Saturday 15 October 2011

Texas Tom

Tom and Jerry may have won seven Oscars in the ‘40s and early ‘50s but I’d, frankly, rather watch a Warner Bros. cartoon from that same period over them any day. The MGM cartoons are expertly animated with wonderfully displayed emotions. But I prefer the wise-ass Warners characters who are silly and unexpectedly inventive, generally in the same cartoon. Tom and Jerry are too full of humiliation and pain for my liking. And the less said, the better, about the later Tom and Jerrys which needed to rely on whining ducks, childish mice and even a teenaged babysitter to drive the plots.

But there are some cartoons that don’t altogether fit in those categories, and they can be enjoyable. ‘Mouse in Manhattan’ (1945) has a charm that overcomes potential hokeyness. ‘Heavenly Puss’ (1949) is highlighted by Tom reacting to his own desperation and a fun, evil Satanic bulldog. And then there’s ‘Texas Tom’ (1950).

There’s a great sequence of animation by Ray Patterson as Tom dudes up in cowboy duds to impress a girl kitty with his “singing”, only to have Jerry show off what a poser he is by changing the speed of the record the cat is lip-synching to.

And just before that, we get this reaction from Tom when he sees the girl cat. Yeah, it’s not as wild as a Tex Avery take, but it’s an attractive and effective one. The animator is Ken Muse, a former Disney animator who was a mainstay when Bill Hanna and Joe Barbera opened their own studio in 1957.

Tom’s song, “If You’re Ever in Texas, Look Me Up,” is casually crooned by Ken Darby of The King’s Men, the vocalists (with Billy Mills and his Orchestra) on ‘Fibber McGee and Molly’ (radio comedy shows always seemed to break for a musical interlude). Darby also worked on ‘Song of the South’ for the Walt Disney studio.


  1. Watching seven T&Js in a row on WPIX in New York after their acquired rights back in 1977 could get monotonous at times, when too many of the same plot structures showed up back-to-back-to-back. Adamson's book on Avery notes that Bill & Joe were getting ribbed by the late 1940s about how they "really beat the shit out of that cat," which may explain why Tom starts getting a bigger break in the cartoons around 1953 or so. Too bad they couldn't have varied up the endings a little earlier in the series, when the animation budgets were higher and before all the secondary characters started to arrive (and Jeannie the babysitter would never work today, because she'd just be text-messaging on her cell phone and we'd en up with four silent characters in the cartoon...)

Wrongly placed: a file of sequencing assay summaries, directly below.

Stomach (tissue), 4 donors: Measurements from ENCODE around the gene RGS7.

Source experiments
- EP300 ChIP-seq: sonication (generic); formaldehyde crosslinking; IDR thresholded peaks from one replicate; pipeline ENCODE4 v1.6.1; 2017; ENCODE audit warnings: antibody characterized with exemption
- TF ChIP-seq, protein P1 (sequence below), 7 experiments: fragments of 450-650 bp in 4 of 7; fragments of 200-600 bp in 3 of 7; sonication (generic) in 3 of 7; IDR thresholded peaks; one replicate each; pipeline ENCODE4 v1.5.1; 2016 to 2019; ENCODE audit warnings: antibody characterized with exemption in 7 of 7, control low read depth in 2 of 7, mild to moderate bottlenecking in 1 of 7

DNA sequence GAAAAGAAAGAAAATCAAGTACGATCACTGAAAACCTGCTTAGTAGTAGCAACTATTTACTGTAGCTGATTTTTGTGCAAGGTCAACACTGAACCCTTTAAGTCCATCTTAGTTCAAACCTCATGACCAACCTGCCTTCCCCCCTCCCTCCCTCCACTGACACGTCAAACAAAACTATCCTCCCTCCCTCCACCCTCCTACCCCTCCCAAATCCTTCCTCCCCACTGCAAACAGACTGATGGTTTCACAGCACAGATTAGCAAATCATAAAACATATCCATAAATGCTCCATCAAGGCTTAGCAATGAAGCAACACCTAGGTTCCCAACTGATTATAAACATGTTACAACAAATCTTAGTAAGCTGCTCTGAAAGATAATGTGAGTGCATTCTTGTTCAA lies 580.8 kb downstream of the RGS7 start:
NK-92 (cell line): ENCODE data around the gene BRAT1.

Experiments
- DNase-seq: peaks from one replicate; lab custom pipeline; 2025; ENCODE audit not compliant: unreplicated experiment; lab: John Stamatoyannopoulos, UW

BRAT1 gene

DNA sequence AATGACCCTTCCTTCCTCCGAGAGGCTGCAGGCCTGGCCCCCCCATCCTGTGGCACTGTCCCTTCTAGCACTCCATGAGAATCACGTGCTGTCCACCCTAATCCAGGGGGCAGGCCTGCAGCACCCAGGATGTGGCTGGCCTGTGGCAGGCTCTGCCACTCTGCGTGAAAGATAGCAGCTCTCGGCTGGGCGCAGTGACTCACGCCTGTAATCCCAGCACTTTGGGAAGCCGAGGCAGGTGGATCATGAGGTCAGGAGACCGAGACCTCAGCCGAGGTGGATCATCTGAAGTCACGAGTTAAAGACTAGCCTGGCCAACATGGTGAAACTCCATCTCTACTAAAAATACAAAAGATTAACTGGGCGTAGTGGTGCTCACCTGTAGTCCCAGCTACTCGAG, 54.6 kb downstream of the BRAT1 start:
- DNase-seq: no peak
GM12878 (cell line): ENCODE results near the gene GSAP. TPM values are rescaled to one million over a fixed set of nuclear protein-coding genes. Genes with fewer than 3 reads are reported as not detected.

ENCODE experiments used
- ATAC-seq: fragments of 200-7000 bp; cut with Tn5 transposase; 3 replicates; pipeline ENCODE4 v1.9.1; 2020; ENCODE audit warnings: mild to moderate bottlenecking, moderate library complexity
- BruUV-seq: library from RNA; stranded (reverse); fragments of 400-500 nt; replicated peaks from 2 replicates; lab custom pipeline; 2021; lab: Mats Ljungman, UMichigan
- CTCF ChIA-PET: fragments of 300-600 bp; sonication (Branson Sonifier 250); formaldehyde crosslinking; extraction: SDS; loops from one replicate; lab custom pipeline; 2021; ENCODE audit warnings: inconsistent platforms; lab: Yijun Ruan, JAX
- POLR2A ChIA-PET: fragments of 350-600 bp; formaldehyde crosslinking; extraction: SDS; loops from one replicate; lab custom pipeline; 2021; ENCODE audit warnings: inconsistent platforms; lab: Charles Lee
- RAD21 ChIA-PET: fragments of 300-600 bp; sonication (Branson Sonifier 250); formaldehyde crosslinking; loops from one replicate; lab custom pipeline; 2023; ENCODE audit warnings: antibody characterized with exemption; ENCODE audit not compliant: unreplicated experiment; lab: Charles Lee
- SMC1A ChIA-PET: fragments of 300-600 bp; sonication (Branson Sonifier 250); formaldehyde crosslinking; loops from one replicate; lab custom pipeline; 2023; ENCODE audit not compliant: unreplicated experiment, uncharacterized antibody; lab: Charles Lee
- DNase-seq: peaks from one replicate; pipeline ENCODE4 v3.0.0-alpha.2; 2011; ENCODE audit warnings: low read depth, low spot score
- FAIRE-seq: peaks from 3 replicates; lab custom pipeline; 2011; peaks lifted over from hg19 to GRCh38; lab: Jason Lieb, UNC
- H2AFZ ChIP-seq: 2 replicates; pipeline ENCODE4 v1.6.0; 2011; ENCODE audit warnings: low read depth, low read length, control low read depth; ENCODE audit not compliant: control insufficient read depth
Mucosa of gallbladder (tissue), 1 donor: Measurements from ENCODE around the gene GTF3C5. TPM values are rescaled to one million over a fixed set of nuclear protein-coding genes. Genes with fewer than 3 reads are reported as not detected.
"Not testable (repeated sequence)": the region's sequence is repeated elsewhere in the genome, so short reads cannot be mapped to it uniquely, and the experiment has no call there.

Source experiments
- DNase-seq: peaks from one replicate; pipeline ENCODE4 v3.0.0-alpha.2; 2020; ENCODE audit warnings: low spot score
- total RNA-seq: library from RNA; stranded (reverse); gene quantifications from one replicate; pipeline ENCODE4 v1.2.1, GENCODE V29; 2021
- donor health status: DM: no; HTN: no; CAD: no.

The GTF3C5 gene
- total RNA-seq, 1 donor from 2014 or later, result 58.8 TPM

2. Everyone still has some kind of phone like Jeannie has in their house. Just NOT dialed with le rotary dial.....good point though...

  3. Perhaps one of the things that helped the Warners characters, J.L., is there were three directors who all treated the characters a little differently. Jones would never have made that ridiculous Bugs vs greyhound cartoon.
    If you want monotony, you don't have to look farther than Bosko, as young Steven has pointed out on his blog. Same drawing style, same basic plot, even the same animation in places. It's quite understandable, though. No one watched seven in a row back then and if an audience liked something, you gave 'em what they wanted.

  4. No question the Bosko (and the Ising MM and the Buddy cartoons) were repetitious, and a one-hour show of nothing but Road Runner, Pepe LePew or Speedy Gonzales cartoons would end up feeling the same way. Which is why the other great thing about the Schlesinger studio is they seemed to have learned their lesson from Clampett's frustration at being stuck with Porky on the LT series, and when the great characters of the 40s were created or fully fleshed out, nobody grabbed the prime director and told them to do nothing but cartoons featuring that/those character(s). It's not until the end of the 40s that Warners started really pairing up the newer characters exclusively with their creators (and even then Friz wasn't stuck with doing nothing but Sylvester cartoons).

    It's to Hanna-Barbera's credit that they were still able to make at least some entertaining T&J shorts into the mid-1950s, but you always have to wonder if MGM's output would have been better if Bill & Joe had been allowed to at least make a few cartoons featuring other characters before Fred Quimby retired (I would have just be happy to see one experimental 'swap", where Hanna-Barbera did a Droopy or Barney Bear short while Avery tried his hand at a T&J cartoon. Neither result might have been successful, but at least they would have been different).

  5. You don`t like "Greyhounded hare", Yowp?
    I'll admit it's a little awkward in the villian/confilct department, but I think it's a really good example of Warren Foster using the "What do you mean it's not awesome" principle.

  6. You've nailed the reason I don't like it. There are several McKimsons that are great and a few where Bugs is out of character for me.

  7. Ray Patterson indeed animates the shots of Tom playing his guitar, but I think the shots of Jerry changing the speed of the casette was by Kenny Muse.

    I love the scenes of Tom and the bull which was animated by Irv Spence, while Ken Muse does the finale from which Tom gets struck by the bull and which Jerry rides Tom like a horse at the end. Ed Barge did the whole beginning with Tom and Jerry before the car approaches with the "cowgirl".